Cambridge looks to beef up leadership

April 27, 2001

Cambridge University faces one of the biggest management shake-ups in its history after the governing council admitted that its leadership is "under-strength".

The appointment of two more pro vice-chancellors, a bigger executive role for the vice-chancellor and a new tier of administrative "professionals" leading new "divisions" are all being considered.

Dons will debate the moves in the Senate House next week.

In a report on the planned changes, the university's elected council said the catalyst had been last year's disastrous implementation of Capsa, a financial accounting system that brought Cambridge to a virtual standstill. "The council has previously made plain its assessment that the administration has been under-resourced for the needs of a modern university," the report says.

The council referred to its earlier report on Capsa, which says: "It is inevitable that the university will have to invest more in the way it does its business."

Many are questioning Cambridge's ability to keep up with Oxford University, which modernised its management and governance after 1998's North report.

In 1999-2000, Oxford's external research income was £130 million. Cambridge earned £118 million, less than Imperial College and University College London. In the past three years, Oxford academics have set up 20 companies worth £9.5 million. Cambridge had been lax in securing rights to its academics' inventions, the university's director of research services said recently.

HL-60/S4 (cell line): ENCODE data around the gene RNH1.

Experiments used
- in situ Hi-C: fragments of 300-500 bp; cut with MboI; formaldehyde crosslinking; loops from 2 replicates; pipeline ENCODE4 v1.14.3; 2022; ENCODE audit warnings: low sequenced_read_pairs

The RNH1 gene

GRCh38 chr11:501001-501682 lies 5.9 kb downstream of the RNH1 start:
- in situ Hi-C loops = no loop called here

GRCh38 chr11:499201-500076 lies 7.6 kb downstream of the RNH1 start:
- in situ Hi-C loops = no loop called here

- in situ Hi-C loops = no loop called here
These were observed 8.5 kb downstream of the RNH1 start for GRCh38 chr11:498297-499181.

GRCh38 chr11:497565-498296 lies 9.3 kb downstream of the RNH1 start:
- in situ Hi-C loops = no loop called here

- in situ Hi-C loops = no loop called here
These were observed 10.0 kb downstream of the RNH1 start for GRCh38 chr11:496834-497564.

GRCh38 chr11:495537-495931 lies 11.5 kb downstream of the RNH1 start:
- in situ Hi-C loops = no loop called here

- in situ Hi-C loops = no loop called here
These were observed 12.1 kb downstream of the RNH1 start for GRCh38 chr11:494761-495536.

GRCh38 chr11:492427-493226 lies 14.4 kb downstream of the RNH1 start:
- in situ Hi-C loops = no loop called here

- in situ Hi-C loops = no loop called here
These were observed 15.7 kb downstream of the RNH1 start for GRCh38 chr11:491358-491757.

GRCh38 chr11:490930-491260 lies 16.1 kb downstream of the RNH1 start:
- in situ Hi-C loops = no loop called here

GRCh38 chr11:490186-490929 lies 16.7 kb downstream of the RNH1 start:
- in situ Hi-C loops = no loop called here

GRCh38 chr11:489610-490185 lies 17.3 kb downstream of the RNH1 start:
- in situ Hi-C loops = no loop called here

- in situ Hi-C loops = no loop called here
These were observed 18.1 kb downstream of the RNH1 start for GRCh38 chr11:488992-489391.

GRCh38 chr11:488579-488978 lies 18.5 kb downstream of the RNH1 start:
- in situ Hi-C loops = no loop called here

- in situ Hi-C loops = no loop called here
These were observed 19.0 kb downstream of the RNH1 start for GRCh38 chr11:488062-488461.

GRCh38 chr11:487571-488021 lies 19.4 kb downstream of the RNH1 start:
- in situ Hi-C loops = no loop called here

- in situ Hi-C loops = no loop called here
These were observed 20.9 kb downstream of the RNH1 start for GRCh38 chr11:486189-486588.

"The availability of effective administrative servicesI is on the critical path for the continued success of the university's academic and educational mission," the council report said.

"The senior management team of the university is still under-strength, and its capacity can and should be enhanced," it added.

The report proposes appointing two more pro vice-chancellors to bring the total to four. A group has been set up to "give specific consideration to the vice-chancellorship", which will consider founding the new posts.

New divisions would include: academic; finance; management information; personnel; and research services. Each division will be headed by a "senior professional" reporting to the registry.

The university's treasurer and secretary general will be relieved of some administration responsibilities "so as to allow those officers to devote more time and energy to their advisory roles as well as providing a clearer management structure".

The report said both would report to the vice-chancellor, outside the existing administration structure. The treasurer would focus on acquisition, development and exploitation of university assets, and the secretary general would focus on learning and teaching.

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